Swift Worksite Assessment and Translation(SWAT)Center for Disease Control and Prevention“Best Practice Worksite”
Kalamazoo Valley Community College Prevalence of Multiple Heart Disease Risk FactorsMultiple risks geometrically increase health related costs. Holtyn typically targets50% or more of the workforce with zero heart disease risk factors. Measured risks include,poor fitness, high BP, cholesterol≥200, waist at risk, smoking, elevated glucose. KVCC Employees
GOAL 75% ParticipationCURRENT 94% Participation Goal achieved GOAL70% No or low risk for 12 Lifestyle risk factorsCURRENT 77% Goal achievedGOAL 50% No CVD risksCURRENT 66% Goal achieved Best CVD Outcomes in the countryGOAL Culture of WellnessCURRENT “Achieving and in process” High Support and Peer Scores GOAL Maintain all above goals
Trend in Twelve Lifestyle Health Risks Flexfab Corporation Hastings MIMultiple lifestyle health risk factors are being eliminated at Flexfab.Multiple risks geometrically increase health related costs. Measured risks include, poor fitness,high BP, cholesterol≥200, waist at risk, smoking, elevated glucose, high stress, low coping,depression, high alcohol intake, high fat consumption, low fruit/vegetables/fiber consumption. Flexfab Employees
Cultural Support – Touch PointsCultural Touch Point Questions: % Reporting Strong Agreement or Agreement Survey Item Oct 2005 Oct 2009 Oct 2011 My company leaders are models for a healthy lifestyle. 33% 53% 62% This company demonstrates its commitment to supporting healthy lifestyles 65% 85% 88% through its use of resources such as time, space and money. People at this company are taught skills needed to achieve a healthy lifestyle. 42% 79% 83% New employees at our workplace are made aware of the organizations support for 34% 68% 75% healthy lifestyles. People are rewarded and recognized for efforts to live a healthy lifestyle. 35% 75% 82% Flexfab Employees
Cultural Support - Peers Peer Support Questions: % Reporting Agreement or Strong AgreementSurvey Item Oct 2005 Oct 2009 Oct 2011My immediate supervisor supportsmy efforts to adopt healthier 47% 59% 66%lifestyle practices.Coworkers support one another inefforts to adopt healthier lifestyle 54% 75% 75%practices.My friends support one another inefforts to adopt healthier lifestyle 65% 79% 85%practices.My family members and/orhousemates support one another 76% 86% 87%in efforts to adopt healthier lifestylepractices. Flexfab Employees
Prevalence of Multiple Heart Disease Risk FactorsMultiple risks geometrically increase health related costs. Holtyn typically targets50% or more of the workforce with zero heart disease risk factors. Measured risks include,poor fitness, high BP, cholesterol≥200, waist at risk, smoking, elevated glucose. Hastings Fiberglass Employees
Trend in Twelve Lifestyle Health Risks Multiple lifestyle health risk factors are being eliminated at Hastings Fiberglass. Multiple risks geometrically increase health related costs. Measured risks include, poor fitness, high BP, cholesterol≥200, waist at risk, smoking, elevated glucose, high stress, low coping, depression, high alcohol intake, high fat consumption, low fruit/vegetables/fiber consumption. Hastings Fiberglass Employees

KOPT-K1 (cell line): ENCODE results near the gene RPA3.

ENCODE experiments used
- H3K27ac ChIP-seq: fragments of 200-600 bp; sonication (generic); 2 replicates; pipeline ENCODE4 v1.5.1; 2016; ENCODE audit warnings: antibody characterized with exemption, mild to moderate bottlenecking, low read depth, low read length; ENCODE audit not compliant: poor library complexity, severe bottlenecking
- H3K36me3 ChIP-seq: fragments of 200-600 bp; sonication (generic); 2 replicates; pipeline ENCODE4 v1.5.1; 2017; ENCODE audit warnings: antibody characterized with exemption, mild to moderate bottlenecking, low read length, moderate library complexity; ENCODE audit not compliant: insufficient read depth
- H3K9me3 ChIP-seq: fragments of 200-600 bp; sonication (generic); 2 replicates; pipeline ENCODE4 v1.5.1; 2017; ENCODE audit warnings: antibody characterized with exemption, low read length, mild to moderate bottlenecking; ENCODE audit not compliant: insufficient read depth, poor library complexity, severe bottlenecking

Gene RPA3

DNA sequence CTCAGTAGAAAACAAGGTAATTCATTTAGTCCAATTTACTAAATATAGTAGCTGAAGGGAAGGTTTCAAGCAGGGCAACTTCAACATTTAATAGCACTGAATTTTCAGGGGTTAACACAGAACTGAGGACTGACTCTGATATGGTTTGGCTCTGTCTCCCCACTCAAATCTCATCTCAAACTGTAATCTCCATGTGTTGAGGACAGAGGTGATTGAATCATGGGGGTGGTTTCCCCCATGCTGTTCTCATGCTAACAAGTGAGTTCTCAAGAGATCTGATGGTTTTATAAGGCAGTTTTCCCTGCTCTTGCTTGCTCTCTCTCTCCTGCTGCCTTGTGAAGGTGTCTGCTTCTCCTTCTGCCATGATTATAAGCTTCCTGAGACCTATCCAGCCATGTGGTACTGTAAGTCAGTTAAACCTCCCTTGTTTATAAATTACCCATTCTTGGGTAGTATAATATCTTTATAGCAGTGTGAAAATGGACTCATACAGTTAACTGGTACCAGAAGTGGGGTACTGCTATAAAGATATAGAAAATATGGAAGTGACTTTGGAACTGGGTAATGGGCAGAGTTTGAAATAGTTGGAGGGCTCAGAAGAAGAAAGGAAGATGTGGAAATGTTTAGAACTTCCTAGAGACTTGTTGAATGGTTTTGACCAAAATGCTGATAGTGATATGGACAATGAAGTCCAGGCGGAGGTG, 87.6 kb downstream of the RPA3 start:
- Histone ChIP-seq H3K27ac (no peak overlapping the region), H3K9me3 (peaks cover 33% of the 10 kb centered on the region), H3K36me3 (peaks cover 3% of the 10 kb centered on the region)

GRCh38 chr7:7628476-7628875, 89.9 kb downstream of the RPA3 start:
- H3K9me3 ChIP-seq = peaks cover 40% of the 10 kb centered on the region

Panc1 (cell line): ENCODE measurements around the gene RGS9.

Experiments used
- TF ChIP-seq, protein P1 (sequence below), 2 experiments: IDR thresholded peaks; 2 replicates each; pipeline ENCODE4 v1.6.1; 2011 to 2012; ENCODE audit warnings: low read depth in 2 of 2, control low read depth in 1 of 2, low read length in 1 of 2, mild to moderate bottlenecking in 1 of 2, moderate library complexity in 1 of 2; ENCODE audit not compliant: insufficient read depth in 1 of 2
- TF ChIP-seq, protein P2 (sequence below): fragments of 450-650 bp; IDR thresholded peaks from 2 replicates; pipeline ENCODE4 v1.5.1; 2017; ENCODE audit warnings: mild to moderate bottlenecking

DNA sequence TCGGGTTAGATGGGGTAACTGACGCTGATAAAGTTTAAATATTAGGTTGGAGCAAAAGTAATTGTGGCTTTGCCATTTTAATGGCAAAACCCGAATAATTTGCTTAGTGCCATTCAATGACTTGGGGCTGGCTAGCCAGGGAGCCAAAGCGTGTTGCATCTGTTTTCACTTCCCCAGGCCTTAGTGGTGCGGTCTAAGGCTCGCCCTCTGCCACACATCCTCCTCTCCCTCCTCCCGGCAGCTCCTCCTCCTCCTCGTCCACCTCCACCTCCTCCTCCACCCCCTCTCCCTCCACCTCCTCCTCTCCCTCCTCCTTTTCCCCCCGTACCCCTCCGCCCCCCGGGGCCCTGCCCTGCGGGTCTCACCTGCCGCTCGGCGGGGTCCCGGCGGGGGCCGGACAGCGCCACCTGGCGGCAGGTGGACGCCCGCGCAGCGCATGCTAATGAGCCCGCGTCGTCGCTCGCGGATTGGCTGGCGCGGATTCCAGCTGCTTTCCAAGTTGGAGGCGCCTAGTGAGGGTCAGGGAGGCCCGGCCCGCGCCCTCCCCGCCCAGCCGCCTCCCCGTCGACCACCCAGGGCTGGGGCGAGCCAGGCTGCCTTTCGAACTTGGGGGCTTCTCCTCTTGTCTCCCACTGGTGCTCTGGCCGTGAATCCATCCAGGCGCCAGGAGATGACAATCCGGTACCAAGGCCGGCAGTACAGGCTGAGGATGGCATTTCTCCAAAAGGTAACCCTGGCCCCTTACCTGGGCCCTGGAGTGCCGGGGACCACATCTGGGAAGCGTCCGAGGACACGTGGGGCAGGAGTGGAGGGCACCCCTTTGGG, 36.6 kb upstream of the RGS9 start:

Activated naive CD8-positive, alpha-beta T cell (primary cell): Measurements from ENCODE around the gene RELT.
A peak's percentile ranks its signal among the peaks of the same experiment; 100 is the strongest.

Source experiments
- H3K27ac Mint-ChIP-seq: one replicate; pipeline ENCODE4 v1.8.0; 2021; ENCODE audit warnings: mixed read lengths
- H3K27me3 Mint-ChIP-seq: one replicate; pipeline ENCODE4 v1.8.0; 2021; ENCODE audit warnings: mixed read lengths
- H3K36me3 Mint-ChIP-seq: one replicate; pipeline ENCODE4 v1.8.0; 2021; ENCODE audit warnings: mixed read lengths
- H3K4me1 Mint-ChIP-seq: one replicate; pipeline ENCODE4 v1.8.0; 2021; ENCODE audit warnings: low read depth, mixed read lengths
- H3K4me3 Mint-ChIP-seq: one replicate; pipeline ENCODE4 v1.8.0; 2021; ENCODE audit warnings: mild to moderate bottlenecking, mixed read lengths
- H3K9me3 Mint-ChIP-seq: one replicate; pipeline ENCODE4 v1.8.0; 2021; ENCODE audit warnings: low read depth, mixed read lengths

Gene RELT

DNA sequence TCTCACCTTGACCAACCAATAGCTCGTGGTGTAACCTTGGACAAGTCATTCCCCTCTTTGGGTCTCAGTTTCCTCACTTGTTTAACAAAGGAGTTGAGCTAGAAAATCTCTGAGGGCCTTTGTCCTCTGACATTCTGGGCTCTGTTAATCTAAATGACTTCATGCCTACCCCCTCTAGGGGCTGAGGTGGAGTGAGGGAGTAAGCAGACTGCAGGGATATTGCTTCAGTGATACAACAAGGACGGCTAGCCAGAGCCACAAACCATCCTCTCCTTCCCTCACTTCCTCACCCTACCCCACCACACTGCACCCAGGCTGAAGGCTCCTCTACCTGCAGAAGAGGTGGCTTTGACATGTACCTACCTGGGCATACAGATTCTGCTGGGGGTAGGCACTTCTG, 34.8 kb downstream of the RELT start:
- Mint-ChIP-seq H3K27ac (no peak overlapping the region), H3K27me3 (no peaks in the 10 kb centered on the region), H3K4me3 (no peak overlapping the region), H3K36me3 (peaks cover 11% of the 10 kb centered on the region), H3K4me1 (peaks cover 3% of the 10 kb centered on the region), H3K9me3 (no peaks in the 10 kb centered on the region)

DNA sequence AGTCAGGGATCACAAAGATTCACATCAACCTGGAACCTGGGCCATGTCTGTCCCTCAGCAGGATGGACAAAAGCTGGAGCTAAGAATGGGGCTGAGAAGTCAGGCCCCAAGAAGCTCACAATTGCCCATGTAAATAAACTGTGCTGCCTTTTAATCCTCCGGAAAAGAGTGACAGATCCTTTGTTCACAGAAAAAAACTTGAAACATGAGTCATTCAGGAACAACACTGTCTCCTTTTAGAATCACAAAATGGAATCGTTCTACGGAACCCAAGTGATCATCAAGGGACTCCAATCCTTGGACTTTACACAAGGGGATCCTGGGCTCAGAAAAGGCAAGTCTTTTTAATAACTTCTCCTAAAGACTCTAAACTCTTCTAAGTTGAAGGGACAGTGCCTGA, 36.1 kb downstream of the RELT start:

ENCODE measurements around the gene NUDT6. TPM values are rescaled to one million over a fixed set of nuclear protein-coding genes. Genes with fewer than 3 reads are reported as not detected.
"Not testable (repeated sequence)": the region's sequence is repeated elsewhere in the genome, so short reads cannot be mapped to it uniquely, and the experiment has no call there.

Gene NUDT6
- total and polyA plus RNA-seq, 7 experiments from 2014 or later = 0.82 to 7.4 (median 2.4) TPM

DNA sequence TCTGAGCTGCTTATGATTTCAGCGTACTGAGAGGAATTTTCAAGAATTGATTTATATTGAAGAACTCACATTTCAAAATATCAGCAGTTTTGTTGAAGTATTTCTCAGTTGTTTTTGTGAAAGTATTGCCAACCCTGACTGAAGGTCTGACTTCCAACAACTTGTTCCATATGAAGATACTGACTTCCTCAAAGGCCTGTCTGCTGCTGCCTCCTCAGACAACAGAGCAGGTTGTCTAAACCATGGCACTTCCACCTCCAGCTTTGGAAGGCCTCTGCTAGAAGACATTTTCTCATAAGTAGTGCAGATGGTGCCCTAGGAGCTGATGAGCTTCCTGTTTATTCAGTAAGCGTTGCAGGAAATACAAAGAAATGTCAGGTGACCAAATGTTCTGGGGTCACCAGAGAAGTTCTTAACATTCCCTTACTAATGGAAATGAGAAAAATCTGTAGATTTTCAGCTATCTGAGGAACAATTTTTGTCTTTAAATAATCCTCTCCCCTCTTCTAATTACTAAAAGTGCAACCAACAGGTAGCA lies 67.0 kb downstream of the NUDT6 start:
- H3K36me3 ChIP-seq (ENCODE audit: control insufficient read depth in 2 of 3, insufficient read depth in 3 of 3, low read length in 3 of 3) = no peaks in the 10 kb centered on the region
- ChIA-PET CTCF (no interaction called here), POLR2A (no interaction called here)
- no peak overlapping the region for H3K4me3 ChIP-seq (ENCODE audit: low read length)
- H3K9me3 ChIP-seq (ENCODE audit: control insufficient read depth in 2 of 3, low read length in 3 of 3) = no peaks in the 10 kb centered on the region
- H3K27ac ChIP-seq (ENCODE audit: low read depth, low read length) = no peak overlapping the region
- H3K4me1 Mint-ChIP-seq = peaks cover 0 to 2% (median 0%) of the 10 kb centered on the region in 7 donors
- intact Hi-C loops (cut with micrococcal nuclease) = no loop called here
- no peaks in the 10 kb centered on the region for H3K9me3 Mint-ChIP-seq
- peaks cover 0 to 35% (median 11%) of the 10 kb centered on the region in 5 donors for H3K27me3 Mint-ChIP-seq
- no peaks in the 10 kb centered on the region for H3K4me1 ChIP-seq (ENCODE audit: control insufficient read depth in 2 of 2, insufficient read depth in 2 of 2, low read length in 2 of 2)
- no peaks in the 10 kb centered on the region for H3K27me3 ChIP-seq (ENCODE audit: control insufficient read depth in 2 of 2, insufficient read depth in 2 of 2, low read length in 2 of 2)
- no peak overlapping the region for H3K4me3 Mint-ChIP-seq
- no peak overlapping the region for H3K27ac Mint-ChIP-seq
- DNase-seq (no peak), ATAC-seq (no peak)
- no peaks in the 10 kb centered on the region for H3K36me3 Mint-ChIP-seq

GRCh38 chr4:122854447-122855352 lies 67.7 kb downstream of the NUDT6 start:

Cultural Support – Touch Points Cultural Touch Point Questions: % Reporting Strong Agreement or AgreementSurvey Item Start 2005 Oct 2011My company leaders are models for a healthy 49% 74% lifestyle.This company demonstrates its commitment to 64% 94% supporting healthy lifestyles through its use of resources such as time, space and money.People at this company are taught skills needed to 25% 92% achieve a healthy lifestyle.New employees at our workplace are made aware of 47% 68% the organizations support for healthy lifestyles.People are rewarded and recognized for efforts to 34% 94% live a healthy lifestyle. Hastings Fiberglass Employees
Cultural Support - Peers Peer Support Questions: % Reporting Agreement or Strong AgreementSurvey Item Start 2005 Oct 2011My immediate supervisor supports my efforts to 49% 74% adopt healthier lifestyle practices.Coworkers support one another in efforts to 48% 79% adopt healthier lifestyle practices.My friends support one another in efforts to 68% 86% adopt healthier lifestyle practices.My family members and/or housemates 82% 95% support one another in efforts to adopt healthier lifestyle practices. Hastings Fiberglass Employees
GOAL 75% ParticipationCURRENT 100% Participation Goal metGOAL 70% No or low risk for 12 Lifestyle factorsCURRENT 82% Surpassed goal!GOAL 50% No CVD risksCURRENT 45% Multiple risks being eliminatedGOAL Culture of WellnessCURRENT Improvements in all categoriesGOAL Maintain all above goals for multiple yearsCURRENT Results improving GOAL Fun! Hastings Fiberglass Employees
Comprehensive Model, Evidence/Science Based Face to face assessment and coaching Culture and environment focus Long term commitment, minimum 3 years Budget Investment $350 per employee Impeccable Execution It takes time even in small worksites
Wellness Outreach At WorkSAMHSA’s National Registry of Evidence-based Programs and Practiceshttp://nrepp.samhsa.gov/ViewIntervention.aspx?id=56#Study 3Reaping the Rewards of Worksite Wellnesshttp://www.hopehealth.com/pdf/FreeReports/RewardsofWorksiteWellnessReport.pdfWellness Manual: Successful Workplace Wellness Programshttp://hopehealth.com/pdf/FreeReports/SuccessfulWorkplaceWellnessProgramsReport.pdfSWIFThttp://www.cdc.gov/nccdphp/dnpao/hwi/programdesign/swat.htmPromising practices in employer health and productivity management efforts: findings from abenchmarking study.J Occup Environ Med. 2007 Feb;49(2):111-30.http://www.logisens.com/resourceFiles/PromisingPracticesGoetzel.pdfWorkforce Wellness Indexhttp://healthpromotionlive.com/2011/08/ron-goetzel-of-emory-universitythomson-reuters/